BRITAIN'S marathon community stood in defiance of terrorism yesterday as record crowds lined the streets to watch the Virgin London Marathon fly past inside world record pace.

For every finisher from the 35,079 who registered, £2 (an estimated $100,000 total) will be sent by the organisers to help Boston victims.

This race is routinely a triumph of the human spirit. Yesterday it was even more so. Every athlete on the mass start, including the pantomime horses, scarf-knitters, rhinos and beer bottles wore a black ribbon. And all were orchestrated by the shrill of a whistle for 30 seconds of deafening silent respect.

Double Olympic champion Mo Farah was a bit player in the city which he made his own last year, but they turned out in their hundreds of thousands in the sunshine, cheering him to the echo. He was the apprentice here, respectfully keeping out of the way of the contenders and stepping off the road as promised, having cruised comfortably in the lead group. He reached 20km in 58min 30sec, and departed shortly after, before the leaders reached half-distance in 61:45, a pace which made the course the ultimate winner.

"I really got excited. But you have to let the guys do their race," said Farah, who may yet become the master. He said he had learned a lot in preparing for his first tilt at the full distance next year – contracted in a deal worth some £450,000. Most importantly, he should have learned the penalty for starting too fast, and the risk inherent in vocal partisan support. There were three clear leaders in the last four miles, each of whom might have been judged to have a winning lead. But this was high-stake, cardiovascular poker and Farah will have learned not to tip his hand. His main challenge, he said, "was picking up the drinks. I stopped one time and had to go back - I need more practice."

Inevitably, given the pace, the wheels came off. One man folded after another and the winning time (2hr 6min 4sec) by Ethiopian Tsegaye Kebede, was modest. Six of the field had all gone faster, and the winning time has been bettered 13 times.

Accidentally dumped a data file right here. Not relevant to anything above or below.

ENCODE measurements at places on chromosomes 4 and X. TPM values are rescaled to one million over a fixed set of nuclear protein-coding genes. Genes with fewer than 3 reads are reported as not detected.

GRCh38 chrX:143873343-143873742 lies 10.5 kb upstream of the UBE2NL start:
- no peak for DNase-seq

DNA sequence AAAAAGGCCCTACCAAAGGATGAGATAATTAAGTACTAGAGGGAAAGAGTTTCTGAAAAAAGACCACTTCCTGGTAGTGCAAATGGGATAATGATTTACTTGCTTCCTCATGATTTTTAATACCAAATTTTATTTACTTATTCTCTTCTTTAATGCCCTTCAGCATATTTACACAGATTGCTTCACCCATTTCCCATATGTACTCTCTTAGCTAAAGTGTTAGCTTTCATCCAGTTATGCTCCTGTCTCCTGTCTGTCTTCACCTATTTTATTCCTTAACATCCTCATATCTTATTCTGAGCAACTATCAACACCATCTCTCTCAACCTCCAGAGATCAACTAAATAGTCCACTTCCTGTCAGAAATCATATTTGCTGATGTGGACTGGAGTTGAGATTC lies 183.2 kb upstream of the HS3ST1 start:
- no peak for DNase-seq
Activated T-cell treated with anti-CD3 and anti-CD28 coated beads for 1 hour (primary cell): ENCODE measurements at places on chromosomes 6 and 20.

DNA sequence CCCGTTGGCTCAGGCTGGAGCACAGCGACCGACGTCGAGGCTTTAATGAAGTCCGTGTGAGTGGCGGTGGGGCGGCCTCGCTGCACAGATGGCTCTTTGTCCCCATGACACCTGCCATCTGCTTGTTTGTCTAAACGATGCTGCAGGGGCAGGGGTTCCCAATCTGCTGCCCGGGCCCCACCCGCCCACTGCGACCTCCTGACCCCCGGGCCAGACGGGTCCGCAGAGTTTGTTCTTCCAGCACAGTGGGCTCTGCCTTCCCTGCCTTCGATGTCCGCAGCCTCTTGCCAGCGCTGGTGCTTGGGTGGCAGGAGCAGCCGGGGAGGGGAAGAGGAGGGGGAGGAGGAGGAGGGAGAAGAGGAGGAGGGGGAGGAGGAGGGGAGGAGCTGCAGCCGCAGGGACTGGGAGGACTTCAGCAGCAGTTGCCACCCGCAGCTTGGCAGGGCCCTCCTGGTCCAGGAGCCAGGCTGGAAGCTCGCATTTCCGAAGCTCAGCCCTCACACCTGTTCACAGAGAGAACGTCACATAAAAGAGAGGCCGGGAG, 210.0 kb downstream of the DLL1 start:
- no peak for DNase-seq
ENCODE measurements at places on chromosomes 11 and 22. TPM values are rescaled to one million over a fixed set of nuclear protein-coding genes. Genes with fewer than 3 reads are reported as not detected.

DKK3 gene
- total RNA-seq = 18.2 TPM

Despite assembling the strongest field, and the blessing of near perfect conditions, the race was denied the record it craves.

The last men's world mark in London was by Khalid Khannouchi (2:05.38) 11 years ago. The record is now 2:03.38, and the man who set it, Patrick Makau, was among those who overcooked it yesterday, and finished 11th. Olympic champion Stephen Kiprotich was sixth in 2:08.05, 45 seconds slower than in the Olympic Games and one place behind defending champion Wilson Kipsang.

The women's race was, initially, contrastingly pedestrian. The pace-makers constantly had to throttle back. The field was bunched at half-distance (71:49) but when Priscah Jeptoo increased the tempo, and covered the homeward half in 68:26, it blew apart the field. Last year's Olympic silver medallist fell on her knees in prayer, having came home in 2:20.15, fastest in the world this year but only seventh best here.

Among those in her wake was reigning Olympic champion Tiki Gelana. The Ethiopian was the fastest woman in the field, but controversy ensued as she derailed the hopes of the fastest wheelchair racer. Gelana, cruising in the lead group, cut in front of two wheelchairs as she lunged for her drink. She forced both chairs into the feeding station tables and went down heavily.

Canadian wheelie, Josh Cassidy, pounded the table in frustration, his race wrecked after 15km. He was the winner in 2010, but could finish only 20th. He immediately inquired who would pay for the damage to his $2000 chair and said changes had to be made, suggesting wheelchairs start before the women.

"There are 10 chairs doing 20mph - an athlete could have a leg broken and her career ruined," he said.

Gelana, who took Olympic gold in 2012 despite falling, could not repeat the feat. She never regained her rhythm and finished 16th, some 18 minutes outside her best.

David Weir was perfectly positioned coming round the final bend, but the quadruple Paralympic champion's bid for the outright record of seven London wheelchair wins folded on the run-in. He finished fifth as Kurt Fearnley took the title, while Tatyana McFadden, women's winner in Boston on Monday, achieved a remarkable women's double.